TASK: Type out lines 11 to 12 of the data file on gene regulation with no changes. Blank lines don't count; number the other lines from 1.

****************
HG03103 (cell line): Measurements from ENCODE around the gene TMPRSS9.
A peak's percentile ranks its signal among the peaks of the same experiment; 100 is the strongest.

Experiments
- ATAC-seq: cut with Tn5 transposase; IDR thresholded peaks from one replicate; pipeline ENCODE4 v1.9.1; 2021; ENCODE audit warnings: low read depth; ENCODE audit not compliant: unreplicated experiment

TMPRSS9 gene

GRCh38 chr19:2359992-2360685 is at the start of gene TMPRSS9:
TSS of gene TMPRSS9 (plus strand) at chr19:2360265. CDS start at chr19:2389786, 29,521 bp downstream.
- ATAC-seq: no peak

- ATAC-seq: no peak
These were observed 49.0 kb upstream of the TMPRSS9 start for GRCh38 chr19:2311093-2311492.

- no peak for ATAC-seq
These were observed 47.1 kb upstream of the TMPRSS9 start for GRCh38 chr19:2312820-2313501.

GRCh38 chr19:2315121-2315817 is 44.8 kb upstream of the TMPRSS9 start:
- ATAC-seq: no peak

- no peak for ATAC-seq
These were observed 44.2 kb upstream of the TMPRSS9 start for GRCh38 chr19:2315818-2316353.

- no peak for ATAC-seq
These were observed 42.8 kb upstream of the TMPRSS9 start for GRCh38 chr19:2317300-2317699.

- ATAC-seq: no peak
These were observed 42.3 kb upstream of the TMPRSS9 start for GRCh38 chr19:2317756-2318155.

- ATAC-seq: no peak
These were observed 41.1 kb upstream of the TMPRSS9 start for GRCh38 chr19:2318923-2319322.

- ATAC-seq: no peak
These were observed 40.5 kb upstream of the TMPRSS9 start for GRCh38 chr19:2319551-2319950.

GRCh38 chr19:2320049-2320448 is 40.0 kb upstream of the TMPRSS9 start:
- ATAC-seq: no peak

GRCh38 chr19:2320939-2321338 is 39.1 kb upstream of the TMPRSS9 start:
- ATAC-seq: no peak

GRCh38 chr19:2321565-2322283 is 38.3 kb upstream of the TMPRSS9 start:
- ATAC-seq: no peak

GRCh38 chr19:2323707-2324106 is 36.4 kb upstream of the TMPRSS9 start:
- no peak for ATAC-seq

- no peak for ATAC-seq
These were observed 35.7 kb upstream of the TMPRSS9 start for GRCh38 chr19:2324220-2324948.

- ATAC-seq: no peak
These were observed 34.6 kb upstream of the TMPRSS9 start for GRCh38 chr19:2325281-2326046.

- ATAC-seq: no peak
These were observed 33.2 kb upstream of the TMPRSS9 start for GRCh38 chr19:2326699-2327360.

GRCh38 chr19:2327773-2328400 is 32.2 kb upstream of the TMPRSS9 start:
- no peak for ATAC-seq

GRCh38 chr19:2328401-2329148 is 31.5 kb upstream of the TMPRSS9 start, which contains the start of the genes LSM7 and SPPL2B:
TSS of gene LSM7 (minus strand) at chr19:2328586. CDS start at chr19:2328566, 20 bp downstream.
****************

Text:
- no peak for ATAC-seq
These were observed 47.1 kb upstream of the TMPRSS9 start for GRCh38 chr19:2312820-2313501.